Count the days to CSFB larvae control

Oilseed rape growers and agronomists can now calculate the optimum timing to target cabbage stem flea beetle larvae hatch, with the chance to limit stem infestation.

Dr Max Newbert, Syngenta technical manager, reports that female cabbage stem flea beetle (CSFB) typically start egg laying in soil around the base of OSR plants two weeks after migrating into the crop. Larvae then emerge after 240 degree days (DD), before crawling up the stem and burrowing into leaf petioles.

“The aim is to target Hallmark Zeon sprays during the key period of larvae movement,” he advised. Trials have shown that a well-timed application can have a good effect in limiting initial infestation, with a 0.3 t/ha yield advantage.

Growers can identify migration dates for CSFB into crops from results of water trap monitoring. From that, it is possible to make a prediction of egg hatch and larvae movement, based on historical weather data or, ideally, in field weather station information for the current season, advised Dr Newbert.

Degree Days, for CSFB, can be calculated by taking a site’s daily high temperature, plus the low, dividing by two and subtracting a base of 3.2°C – the point at which CSFB larvae stop emerging. If the high was 16°C and the low 6°C, the calculation would be (16 + 6) ÷ 2 – 3.2 = 7.8 DD. More advanced DD calculators work on the same basis, but assessing hourly temperatures.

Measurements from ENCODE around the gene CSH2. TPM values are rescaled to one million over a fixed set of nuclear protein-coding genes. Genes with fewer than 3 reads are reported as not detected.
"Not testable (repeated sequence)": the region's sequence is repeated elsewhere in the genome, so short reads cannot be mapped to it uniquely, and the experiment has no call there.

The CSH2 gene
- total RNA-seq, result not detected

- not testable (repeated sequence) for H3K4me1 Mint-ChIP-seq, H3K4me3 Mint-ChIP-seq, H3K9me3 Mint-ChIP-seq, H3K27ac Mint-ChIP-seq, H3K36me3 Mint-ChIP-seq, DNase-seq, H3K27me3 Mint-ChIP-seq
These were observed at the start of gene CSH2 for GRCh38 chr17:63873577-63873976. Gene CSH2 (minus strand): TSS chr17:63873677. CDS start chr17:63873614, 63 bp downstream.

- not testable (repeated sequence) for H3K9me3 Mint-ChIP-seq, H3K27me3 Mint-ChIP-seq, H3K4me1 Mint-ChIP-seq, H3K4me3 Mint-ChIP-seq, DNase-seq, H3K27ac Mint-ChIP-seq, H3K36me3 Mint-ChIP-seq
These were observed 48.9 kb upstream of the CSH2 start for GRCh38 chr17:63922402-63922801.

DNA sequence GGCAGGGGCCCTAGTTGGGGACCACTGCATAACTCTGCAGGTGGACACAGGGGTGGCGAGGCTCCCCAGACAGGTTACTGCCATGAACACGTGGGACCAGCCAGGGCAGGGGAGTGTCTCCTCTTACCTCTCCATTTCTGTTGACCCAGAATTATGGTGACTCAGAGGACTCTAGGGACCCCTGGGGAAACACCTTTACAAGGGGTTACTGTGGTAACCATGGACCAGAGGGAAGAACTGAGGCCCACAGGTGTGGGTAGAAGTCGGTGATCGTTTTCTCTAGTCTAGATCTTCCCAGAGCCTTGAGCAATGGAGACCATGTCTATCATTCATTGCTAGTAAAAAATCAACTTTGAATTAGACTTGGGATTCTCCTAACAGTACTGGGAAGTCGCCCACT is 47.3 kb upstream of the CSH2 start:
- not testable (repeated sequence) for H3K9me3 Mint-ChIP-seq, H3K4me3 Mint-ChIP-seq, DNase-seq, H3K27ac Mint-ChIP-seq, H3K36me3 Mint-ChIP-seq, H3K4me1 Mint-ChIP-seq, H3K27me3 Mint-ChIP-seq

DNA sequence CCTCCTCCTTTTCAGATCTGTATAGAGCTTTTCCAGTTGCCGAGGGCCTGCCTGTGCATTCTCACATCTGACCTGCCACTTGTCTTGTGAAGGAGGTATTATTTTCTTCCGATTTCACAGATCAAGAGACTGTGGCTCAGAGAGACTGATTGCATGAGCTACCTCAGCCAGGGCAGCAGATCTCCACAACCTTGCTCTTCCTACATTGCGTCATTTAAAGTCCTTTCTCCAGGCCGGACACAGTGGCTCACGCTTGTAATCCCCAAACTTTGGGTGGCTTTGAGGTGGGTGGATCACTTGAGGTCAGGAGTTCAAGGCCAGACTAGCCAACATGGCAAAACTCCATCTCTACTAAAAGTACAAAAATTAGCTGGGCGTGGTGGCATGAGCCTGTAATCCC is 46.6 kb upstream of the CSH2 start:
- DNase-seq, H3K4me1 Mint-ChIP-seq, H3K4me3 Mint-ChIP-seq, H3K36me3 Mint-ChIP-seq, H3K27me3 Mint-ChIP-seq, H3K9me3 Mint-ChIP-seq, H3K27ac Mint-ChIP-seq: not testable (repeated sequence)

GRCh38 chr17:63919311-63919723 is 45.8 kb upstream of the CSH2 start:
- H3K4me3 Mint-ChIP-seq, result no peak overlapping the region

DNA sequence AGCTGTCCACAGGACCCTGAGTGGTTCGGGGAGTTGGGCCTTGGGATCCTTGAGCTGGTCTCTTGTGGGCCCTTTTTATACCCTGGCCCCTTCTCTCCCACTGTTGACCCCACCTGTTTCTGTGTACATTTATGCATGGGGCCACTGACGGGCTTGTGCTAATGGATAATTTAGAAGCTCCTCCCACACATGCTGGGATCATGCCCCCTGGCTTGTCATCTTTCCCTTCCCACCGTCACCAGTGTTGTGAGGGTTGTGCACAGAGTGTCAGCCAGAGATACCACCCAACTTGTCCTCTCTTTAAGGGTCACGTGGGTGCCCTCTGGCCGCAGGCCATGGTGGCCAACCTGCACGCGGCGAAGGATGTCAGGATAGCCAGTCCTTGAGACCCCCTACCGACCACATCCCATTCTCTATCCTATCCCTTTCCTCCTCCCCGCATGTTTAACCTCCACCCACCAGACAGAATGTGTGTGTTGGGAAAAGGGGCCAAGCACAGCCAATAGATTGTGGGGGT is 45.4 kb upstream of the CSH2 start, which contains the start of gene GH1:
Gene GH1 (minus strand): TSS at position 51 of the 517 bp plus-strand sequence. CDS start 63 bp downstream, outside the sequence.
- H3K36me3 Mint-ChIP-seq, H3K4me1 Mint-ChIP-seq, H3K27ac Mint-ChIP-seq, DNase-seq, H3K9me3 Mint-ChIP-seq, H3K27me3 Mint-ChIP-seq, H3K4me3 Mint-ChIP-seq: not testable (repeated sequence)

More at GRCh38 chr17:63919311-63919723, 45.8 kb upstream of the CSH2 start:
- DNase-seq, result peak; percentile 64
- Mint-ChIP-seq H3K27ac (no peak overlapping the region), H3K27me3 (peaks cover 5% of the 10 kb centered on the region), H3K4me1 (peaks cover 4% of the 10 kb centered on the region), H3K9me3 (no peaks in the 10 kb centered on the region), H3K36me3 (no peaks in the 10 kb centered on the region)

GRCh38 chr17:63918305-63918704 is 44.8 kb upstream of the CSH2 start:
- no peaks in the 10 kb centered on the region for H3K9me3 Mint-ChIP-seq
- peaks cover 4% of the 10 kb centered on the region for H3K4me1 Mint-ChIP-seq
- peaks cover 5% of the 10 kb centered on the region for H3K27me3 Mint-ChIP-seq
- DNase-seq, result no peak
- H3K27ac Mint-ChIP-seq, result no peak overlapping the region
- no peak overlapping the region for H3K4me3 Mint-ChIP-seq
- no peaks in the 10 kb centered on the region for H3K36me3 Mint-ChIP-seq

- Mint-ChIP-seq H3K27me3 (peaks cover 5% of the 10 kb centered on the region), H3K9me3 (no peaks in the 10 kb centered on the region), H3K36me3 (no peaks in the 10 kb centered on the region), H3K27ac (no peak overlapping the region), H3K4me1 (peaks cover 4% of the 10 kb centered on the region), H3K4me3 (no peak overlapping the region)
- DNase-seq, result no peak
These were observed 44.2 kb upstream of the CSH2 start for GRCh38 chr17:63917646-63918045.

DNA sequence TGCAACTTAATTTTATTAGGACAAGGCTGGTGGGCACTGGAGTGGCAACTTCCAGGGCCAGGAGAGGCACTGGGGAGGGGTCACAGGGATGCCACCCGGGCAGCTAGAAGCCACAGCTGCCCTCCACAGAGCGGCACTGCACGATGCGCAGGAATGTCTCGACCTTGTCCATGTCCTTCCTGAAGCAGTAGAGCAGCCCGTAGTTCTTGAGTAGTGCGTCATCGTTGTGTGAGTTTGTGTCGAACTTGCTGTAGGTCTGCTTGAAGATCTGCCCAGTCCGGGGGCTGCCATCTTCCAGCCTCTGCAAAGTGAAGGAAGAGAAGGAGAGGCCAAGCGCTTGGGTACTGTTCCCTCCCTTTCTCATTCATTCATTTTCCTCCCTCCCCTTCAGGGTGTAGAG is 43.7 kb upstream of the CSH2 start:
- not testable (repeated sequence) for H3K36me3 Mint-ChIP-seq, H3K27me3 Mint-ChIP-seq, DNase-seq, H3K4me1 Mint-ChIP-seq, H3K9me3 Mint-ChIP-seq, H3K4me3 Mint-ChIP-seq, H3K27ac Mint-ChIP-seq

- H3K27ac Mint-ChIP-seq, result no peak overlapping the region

Dr Max Newbert

Dr Max Newbert

At the Syngenta iOSR site, near Letton, Norfolk, for example, CSFB migration commended in earnest on September 8th, with egg laying from September 21st. Therefore, using DD data of last year’s temperatures, the earliest timing of Hallmark Zeon treatments to target larvae would be October 13th.

“It is important to recognise that in warmer conditions larvae will emerge sooner, but if conditions turn cooler that would be delayed. It would also be different for locations across the UK. Application timing needs to be tailored accordingly,” he advised.

Recommended tthresholds for treatment are currently five larvae per plant or 50% of petioles with scaring. However, research on the iOSR site has shown larvae numbers can increase very rapidly, with in excess of 40 larvae per plant frequently recorded – with a serious impact on the crop.

“The earlier the infestation, the greater the degree of damage on the plant,” pointed out Dr Newbert. “In mild autumn conditions adults will continue to lay eggs and new larvae continue to emerge whilst temperatures are above 3.2°C. With warmer winter weather we have seen egg laying continue into February or March.

Dr Newbert added that CSFB larvae sprays could also coincide with egg laying activity of rape winter stem weevil, which is especially prevalent and damaging in northern areas.

“Unlike the CSFB, weevil lay their eggs straight on to the leaves, where emerging larvae burrow down into the stem,” he commented. “Therefore, the target has to be to control the adults in their four-week feeding period, prior to the onset of egg laying. That is typically towards the end of September and through October.”

 

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About The Author

John Swire - Deputy editor of Agronomist and Arable Farmer as well as responsibility for the Agronomist and Arable Farmer and Farm Business websites. After 17 years milking cows on the family farm John started writing about agriculture in 1998 and has since written for a variety of publications and has developed a wide circle of contacts within the industry. When not working John is a season ticket holder at Stoke City and also of late has become a fitness freak, listing cycling, swimming and walking as his exercises of choice.